By default, a Debian 9 server does not come with a graphical desktop environment or a VNC server installed, so we’ll begin by installing those. Specifically, we will install packages for the latest Xfce desktop environment and the TightVNC package available in the official Debian repository.

      On your server, update your list of packages:

      Now install the Xfce desktop environment on your server:

      • sudo apt install xfce4 xfce4-goodies

      During the installation, you'll be prompted to select your keyboard layout from a list of possible options. Choose the one that's appropriate for your language and press Enter. The installation will continue.

      Once that installation completes, install the TightVNC server:

      • sudo apt install tightvncserver

      To complete the VNC server's initial configuration after installation, use the vncserver command to set up a secure password and create the initial configuration files:

      You'll be prompted to enter and verify a password to access your machine remotely:


      You will require a password to access your desktops. Password: Verify:

      The password must be between six and eight characters long. Passwords more than 8 characters will be truncated automatically.

      Once you verify the password, you'll have the option to create a a view-only password. Users who log in with the view-only password will not be able to control the VNC instance with their mouse or keyboard. This is a helpful option if you want to demonstrate something to other people using your VNC server, but this isn't required.

      The process then creates the necessary default configuration files and connection information for the server:


      Would you like to enter a view-only password (y/n)? n xauth: file /home/sammy/.Xauthority does not exist New 'X' desktop is your_hostname:1 Creating default startup script /home/sammy/.vnc/xstartup Starting applications specified in /home/sammy/.vnc/xstartup Log file is /home/sammy/.vnc/your_hostname:1.log

      Now let's configure the VNC server.

      Step 2 — Configuring the VNC Server

      The VNC server needs to know which commands to execute when it starts up. Specifically, VNC needs to know which graphical desktop it should connect to.

      These commands are located in a configuration file called xstartup in the .vnc folder under your home directory. The startup script was created when you ran the vncserver in the previous step, but we'll create our own to launch the Xfce desktop.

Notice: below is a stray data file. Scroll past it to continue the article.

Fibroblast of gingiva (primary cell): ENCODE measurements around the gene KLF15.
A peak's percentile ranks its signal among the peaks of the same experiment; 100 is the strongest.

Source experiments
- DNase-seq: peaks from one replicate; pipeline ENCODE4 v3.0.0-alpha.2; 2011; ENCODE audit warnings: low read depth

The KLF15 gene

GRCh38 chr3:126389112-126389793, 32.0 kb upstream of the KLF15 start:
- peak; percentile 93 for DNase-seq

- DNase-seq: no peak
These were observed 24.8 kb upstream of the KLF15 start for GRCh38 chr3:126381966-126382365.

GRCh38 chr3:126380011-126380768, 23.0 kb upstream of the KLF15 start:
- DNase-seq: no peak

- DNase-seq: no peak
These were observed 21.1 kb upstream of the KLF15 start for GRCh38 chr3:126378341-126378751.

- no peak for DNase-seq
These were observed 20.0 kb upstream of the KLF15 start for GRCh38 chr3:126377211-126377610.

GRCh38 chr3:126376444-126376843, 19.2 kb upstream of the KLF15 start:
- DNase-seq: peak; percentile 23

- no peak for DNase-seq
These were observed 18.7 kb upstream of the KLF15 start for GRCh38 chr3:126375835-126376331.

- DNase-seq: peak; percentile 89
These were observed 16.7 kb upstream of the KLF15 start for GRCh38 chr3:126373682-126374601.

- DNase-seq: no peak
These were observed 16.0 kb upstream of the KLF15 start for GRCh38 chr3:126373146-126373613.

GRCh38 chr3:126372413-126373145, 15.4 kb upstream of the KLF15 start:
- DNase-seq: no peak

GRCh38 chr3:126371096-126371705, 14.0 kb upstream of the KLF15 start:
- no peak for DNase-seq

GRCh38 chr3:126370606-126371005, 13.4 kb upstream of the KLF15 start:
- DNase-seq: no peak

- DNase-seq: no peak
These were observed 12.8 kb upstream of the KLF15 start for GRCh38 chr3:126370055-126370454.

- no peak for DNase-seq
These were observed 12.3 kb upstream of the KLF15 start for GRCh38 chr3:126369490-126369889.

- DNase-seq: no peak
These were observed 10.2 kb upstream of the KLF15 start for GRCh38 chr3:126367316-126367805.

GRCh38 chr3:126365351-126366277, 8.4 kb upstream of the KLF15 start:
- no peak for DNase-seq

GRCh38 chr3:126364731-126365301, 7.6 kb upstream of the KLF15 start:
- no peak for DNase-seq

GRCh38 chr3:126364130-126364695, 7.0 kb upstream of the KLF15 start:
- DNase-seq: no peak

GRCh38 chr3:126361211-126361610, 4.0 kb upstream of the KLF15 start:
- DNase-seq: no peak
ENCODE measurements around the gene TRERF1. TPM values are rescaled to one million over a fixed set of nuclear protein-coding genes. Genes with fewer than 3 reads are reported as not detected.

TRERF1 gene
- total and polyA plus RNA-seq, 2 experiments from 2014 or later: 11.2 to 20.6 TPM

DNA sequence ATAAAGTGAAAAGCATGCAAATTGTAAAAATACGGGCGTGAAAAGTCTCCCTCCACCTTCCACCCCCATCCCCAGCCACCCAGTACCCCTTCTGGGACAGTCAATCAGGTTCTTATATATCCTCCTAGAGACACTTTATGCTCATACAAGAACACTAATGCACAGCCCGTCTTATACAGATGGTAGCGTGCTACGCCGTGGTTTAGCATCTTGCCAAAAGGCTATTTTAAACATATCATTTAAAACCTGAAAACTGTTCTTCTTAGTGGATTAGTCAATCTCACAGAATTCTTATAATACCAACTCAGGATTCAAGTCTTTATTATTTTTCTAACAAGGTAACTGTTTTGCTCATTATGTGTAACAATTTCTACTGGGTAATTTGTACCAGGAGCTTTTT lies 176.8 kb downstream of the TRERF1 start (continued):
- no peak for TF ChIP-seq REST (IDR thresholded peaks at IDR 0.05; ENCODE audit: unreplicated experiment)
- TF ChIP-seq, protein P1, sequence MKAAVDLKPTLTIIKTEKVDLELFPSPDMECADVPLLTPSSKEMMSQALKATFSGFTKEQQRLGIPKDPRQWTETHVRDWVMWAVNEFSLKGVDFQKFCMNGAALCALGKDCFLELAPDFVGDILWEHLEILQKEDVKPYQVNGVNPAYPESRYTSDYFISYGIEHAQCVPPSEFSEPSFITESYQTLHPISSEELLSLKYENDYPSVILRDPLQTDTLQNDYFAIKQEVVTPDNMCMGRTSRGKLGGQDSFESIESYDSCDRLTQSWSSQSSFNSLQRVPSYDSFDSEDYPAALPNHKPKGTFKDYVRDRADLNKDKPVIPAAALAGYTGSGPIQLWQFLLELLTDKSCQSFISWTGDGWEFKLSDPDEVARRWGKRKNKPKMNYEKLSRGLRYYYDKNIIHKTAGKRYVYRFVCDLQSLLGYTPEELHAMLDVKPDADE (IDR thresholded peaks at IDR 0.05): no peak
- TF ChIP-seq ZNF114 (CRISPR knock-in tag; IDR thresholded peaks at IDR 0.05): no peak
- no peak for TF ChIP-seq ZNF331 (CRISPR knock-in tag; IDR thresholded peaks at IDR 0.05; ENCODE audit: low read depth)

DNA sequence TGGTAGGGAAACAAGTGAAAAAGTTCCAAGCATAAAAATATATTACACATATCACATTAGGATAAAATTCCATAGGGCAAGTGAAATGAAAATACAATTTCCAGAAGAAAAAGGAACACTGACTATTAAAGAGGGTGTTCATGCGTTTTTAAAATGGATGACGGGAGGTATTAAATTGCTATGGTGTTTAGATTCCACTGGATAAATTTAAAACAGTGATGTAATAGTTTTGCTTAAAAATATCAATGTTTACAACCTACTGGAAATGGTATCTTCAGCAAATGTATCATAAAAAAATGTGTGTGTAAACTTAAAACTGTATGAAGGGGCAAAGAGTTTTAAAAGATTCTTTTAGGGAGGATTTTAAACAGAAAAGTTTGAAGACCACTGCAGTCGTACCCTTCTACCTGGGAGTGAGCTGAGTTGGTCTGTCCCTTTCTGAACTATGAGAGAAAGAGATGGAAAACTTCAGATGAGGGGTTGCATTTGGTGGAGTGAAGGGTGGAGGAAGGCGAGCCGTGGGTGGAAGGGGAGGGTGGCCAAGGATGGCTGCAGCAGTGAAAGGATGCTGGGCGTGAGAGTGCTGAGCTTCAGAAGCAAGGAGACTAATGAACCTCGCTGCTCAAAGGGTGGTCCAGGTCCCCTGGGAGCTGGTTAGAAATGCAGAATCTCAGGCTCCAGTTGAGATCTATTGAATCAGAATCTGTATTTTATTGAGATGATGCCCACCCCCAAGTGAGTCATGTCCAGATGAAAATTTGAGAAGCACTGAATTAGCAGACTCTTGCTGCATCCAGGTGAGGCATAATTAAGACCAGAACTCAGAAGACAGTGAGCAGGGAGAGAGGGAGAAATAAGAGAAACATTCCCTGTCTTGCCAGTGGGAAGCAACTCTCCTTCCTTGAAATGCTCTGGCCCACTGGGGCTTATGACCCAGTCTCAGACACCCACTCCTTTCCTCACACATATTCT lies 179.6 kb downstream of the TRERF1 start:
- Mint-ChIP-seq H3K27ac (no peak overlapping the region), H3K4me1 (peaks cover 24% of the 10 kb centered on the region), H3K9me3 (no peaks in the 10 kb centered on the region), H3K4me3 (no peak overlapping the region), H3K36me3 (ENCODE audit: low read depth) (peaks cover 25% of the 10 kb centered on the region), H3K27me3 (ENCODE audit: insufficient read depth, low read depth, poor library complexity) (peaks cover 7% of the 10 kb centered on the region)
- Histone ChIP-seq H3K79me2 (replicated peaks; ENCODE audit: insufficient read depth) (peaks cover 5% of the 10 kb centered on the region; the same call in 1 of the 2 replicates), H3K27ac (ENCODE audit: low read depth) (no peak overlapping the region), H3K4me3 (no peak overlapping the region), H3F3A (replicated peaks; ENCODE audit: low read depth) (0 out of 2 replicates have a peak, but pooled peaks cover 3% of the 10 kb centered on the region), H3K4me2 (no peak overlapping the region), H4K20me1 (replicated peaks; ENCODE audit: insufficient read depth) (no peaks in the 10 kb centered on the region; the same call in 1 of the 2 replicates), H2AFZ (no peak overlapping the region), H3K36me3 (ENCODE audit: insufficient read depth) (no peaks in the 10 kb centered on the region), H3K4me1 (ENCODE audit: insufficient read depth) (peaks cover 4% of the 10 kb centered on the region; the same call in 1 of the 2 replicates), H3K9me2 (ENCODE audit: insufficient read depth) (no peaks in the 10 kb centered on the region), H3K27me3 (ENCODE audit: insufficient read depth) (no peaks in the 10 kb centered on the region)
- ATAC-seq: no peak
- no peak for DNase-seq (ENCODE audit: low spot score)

When VNC is first set up, it launches a default server instance on port 5901. This port is called a display port, and is referred to by VNC as :1. VNC can launch multiple instances on other display ports, like :2, :3, and so on.

      Because we are going to be changing how the VNC server is configured, first stop the VNC server instance that is running on port 5901 with the following command:

      The output should look like this, although you'll see a different PID:


      Killing Xtightvnc process ID 17648

      Before you modify the xstartup file, back up the original:

      • mv ~/.vnc/xstartup ~/.vnc/xstartup.bak

      Now create a new xstartup file and open it in your text editor:

      Commands in this file are executed automatically whenever you start or restart the VNC server. We need VNC to start our desktop environment if it's not already started. Add these commands to the file:


      #!/bin/bash xrdb $HOME/.Xresources startxfce4 &

      The first command in the file, xrdb $HOME/.Xresources, tells VNC's GUI framework to read the server user's .Xresources file. .Xresources is where a user can make changes to certain settings of the graphical desktop, like terminal colors, cursor themes, and font rendering. The second command tells the server to launch Xfce, which is where you will find all of the graphical software that you need to comfortably manage your server.

      To ensure that the VNC server will be able to use this new startup file properly, we'll need to make it executable.

      • sudo chmod +x ~/.vnc/xstartup

      Now, restart the VNC server.

      You'll see output similar to this:


      New 'X' desktop is your_hostname:1 Starting applications specified in /home/sammy/.vnc/xstartup Log file is /home/sammy/.vnc/your_hostname:1.log

      With the configuration in place, let's connect to the server from our local machine.

      Step 3 — Connecting the VNC Desktop Securely

      VNC itself doesn't use secure protocols when connecting. We'll use an SSH tunnel to connect securely to our server, and then tell our VNC client to use that tunnel rather than making a direct connection.